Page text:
Brilliant idea! (I should have thought of it) Thank you DebR!

And lastly:
Foods such as chia seed, flax seed, hemp seed, goji berries, cacao, mushrooms, nutritional yeast, etc. etc. are being put forward as "super foods". Do you have any specific recommendations on specific foods that are so popular now? Any solid evidence that that is where my food budget dollar should go? I'm not interested in fads and need some assistance in separating fact from marketing. I'm sure there are exciting new ideas (at least to this newbie vegan) all the time, but I want to make sure my nutritional/healing choices are based on facts.

Thank you in advance for your time. I know it is difficult to get people to change their habits, particularly around food. I'd like you to know that the PCRM program has been my greatest influence and it is the primary source that has started me on this improvement in my health. Thank you.

RE: Nutrition and radiation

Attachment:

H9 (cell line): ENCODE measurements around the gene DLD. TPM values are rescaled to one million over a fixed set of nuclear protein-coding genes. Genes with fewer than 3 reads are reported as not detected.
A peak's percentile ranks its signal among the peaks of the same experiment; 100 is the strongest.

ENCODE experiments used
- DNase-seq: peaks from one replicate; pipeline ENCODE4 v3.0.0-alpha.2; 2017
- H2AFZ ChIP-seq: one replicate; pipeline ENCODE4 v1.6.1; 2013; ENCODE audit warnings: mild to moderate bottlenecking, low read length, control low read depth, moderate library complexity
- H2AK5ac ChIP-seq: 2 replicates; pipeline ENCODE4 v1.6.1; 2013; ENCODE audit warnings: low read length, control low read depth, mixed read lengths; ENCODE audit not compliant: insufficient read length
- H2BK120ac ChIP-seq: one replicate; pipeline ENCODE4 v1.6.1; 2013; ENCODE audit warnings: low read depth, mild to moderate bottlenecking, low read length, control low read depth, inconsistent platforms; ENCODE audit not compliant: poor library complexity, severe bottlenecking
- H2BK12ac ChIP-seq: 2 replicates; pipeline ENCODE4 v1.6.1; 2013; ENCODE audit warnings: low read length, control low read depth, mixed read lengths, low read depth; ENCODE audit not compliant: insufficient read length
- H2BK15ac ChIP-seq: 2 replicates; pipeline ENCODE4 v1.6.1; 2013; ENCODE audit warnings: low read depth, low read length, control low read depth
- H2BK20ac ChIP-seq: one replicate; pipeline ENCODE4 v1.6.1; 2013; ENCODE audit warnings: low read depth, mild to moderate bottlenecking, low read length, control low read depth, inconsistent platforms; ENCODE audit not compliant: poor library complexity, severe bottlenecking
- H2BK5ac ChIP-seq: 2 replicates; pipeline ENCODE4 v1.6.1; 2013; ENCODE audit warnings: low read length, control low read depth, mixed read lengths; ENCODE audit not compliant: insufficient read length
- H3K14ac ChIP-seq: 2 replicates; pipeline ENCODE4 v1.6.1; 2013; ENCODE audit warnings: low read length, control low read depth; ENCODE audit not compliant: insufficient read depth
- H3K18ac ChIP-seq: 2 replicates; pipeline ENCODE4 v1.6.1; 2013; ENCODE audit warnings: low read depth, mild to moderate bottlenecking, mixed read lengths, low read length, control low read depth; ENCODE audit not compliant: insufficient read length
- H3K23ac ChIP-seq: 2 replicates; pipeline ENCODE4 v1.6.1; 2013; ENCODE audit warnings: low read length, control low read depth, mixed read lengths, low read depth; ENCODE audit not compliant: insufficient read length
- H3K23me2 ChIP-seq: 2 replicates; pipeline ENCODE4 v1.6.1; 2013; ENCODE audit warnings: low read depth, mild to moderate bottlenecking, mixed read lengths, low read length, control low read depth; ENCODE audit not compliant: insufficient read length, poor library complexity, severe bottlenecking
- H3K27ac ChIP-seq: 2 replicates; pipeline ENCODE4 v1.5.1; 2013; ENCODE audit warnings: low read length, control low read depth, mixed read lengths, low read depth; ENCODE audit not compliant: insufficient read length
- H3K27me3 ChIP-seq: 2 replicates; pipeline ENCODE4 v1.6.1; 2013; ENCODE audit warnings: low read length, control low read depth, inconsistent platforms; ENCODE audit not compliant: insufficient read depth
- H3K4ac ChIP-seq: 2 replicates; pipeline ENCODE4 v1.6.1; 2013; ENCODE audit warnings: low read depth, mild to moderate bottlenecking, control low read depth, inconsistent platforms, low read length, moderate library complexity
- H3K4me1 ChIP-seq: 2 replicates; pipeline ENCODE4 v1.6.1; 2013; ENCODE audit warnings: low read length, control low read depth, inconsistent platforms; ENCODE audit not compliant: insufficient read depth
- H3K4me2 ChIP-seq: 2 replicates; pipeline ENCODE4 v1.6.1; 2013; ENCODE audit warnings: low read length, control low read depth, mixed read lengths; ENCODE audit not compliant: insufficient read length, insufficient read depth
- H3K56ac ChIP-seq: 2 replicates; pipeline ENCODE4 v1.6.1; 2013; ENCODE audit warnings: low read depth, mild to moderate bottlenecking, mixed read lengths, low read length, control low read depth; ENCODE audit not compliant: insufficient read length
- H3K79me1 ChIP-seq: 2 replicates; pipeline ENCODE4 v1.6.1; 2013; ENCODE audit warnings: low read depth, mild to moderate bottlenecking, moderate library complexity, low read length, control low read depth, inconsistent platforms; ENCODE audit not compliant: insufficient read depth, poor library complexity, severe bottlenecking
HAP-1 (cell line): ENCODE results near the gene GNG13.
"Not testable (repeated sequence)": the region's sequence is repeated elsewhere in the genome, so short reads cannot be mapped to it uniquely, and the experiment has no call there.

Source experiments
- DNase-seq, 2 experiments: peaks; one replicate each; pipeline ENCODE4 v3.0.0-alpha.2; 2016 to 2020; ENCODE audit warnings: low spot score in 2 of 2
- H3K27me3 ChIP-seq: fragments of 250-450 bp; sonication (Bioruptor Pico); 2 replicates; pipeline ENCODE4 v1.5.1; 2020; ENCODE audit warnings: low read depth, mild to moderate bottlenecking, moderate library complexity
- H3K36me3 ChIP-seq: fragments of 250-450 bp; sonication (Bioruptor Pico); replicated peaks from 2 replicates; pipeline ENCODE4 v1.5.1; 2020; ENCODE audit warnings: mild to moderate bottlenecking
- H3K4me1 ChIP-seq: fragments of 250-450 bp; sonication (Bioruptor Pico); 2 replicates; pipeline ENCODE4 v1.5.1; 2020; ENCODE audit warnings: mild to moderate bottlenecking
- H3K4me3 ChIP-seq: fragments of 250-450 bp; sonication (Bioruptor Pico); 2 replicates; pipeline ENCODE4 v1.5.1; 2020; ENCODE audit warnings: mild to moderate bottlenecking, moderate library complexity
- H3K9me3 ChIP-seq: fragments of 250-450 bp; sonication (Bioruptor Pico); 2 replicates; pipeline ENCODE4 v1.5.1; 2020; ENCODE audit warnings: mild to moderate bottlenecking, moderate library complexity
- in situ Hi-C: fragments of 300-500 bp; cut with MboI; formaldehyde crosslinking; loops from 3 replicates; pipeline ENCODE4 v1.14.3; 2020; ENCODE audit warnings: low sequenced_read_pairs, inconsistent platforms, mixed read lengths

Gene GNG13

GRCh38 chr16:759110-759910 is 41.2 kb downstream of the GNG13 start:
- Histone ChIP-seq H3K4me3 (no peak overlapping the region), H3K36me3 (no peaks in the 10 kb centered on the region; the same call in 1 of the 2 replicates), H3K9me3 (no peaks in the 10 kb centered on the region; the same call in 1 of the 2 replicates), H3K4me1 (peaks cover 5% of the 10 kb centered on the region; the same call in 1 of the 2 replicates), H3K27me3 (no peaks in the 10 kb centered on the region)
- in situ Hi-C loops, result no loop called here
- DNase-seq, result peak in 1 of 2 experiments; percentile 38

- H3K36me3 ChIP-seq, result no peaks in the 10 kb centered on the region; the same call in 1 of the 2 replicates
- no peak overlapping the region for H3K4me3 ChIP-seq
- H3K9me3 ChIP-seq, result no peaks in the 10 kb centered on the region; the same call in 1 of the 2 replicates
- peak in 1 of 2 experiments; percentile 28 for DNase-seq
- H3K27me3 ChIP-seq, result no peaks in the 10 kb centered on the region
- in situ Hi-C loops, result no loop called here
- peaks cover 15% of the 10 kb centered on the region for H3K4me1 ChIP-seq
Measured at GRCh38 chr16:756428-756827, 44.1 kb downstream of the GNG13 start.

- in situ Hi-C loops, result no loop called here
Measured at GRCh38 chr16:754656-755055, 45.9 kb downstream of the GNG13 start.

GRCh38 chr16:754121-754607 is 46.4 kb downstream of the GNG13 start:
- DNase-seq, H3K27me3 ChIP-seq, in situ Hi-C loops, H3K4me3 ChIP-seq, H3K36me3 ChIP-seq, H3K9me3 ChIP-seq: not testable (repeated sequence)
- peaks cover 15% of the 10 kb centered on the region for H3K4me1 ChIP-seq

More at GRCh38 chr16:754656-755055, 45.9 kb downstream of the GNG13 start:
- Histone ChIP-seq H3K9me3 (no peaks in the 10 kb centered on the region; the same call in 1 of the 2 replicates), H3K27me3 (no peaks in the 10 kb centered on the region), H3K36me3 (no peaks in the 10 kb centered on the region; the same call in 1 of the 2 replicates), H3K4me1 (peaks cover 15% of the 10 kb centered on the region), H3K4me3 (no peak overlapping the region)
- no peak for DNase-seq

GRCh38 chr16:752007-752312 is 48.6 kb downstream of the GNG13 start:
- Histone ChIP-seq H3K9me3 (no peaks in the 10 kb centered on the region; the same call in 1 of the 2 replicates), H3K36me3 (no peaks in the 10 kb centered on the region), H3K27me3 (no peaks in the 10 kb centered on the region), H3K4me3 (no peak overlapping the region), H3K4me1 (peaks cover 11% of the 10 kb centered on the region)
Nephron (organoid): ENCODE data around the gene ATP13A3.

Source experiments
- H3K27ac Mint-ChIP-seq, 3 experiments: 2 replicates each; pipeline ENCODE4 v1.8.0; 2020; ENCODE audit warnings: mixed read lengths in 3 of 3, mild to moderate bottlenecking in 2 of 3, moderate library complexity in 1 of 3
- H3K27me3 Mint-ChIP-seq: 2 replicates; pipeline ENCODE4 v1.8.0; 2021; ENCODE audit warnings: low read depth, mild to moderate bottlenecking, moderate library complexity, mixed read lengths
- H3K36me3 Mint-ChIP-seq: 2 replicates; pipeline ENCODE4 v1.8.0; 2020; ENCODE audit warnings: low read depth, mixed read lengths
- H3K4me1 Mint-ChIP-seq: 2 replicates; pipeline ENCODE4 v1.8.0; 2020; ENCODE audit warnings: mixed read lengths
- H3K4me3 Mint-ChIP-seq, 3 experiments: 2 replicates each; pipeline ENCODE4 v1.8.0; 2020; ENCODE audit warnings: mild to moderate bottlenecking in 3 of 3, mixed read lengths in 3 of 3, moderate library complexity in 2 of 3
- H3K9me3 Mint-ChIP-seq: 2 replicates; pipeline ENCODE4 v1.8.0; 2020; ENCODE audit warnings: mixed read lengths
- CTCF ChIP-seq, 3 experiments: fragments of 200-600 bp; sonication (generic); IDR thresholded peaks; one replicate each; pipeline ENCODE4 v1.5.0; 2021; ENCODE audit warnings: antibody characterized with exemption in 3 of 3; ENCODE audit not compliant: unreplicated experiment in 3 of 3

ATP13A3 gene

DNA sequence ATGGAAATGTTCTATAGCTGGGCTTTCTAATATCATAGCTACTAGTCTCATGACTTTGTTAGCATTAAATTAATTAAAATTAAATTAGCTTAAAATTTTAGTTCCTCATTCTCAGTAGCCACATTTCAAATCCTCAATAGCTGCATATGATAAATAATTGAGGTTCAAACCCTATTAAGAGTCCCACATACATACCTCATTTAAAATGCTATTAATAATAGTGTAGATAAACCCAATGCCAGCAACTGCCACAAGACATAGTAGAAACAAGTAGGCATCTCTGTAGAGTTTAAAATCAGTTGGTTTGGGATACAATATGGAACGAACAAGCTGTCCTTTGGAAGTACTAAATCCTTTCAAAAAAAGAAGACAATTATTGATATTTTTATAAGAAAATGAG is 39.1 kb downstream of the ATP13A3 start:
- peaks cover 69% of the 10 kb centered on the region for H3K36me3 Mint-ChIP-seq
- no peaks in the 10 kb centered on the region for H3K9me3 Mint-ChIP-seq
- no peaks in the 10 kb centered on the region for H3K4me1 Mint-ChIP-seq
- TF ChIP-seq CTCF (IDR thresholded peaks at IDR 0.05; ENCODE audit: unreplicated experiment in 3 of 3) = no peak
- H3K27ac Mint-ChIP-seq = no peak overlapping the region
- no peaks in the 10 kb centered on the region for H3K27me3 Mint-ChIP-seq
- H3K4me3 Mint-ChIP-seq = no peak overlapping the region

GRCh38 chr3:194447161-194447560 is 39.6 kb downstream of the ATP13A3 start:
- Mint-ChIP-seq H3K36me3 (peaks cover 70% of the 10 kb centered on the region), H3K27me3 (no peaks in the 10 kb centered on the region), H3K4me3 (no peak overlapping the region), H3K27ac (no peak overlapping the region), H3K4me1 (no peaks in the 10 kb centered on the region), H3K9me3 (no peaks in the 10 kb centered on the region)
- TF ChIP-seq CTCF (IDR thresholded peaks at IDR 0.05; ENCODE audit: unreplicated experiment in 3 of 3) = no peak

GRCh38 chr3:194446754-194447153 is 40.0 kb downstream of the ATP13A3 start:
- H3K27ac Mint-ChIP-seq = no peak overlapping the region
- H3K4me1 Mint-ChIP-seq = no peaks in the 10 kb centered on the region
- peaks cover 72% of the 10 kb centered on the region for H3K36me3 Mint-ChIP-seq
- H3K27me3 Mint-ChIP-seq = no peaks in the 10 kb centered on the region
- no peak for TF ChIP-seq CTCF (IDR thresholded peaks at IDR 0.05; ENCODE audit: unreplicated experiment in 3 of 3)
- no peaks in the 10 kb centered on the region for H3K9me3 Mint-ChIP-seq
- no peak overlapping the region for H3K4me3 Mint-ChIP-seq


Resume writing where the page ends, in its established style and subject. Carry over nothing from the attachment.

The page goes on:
Posted Tuesday, April 23, 2013 at 3:15 PM

I'm not a fan of fads either! You needn't worry about "super foods" as long as your diet is low-fat, vegan. It takes care of itself.

My concern with people who focus on "super foods" is that they think those foods fix problems related to an otherwise unhealthful diet. No food is super enough to do that.

Susan Levin, MS, RD
PCRM Director of Nutrition Education

RE: Nutrition and radiation
Posted Tuesday, April 23, 2013 at 3:26 PM

You're coming through loud and clear. You've been so very helpful! Please thank the PCRM folks for allowing access to such a great resource (you). Best regards.

RE: Nutrition and radiation
Posted Tuesday, April 23, 2013 at 3:41 PM

Of course! Thank you for being here and asking great questions.

Susan Levin, MS, RD
PCRM Director of Nutrition Education

RE: Nutrition and radiation
Posted Tuesday, April 23, 2013 at 4:04 PM

Susan Levin wrote: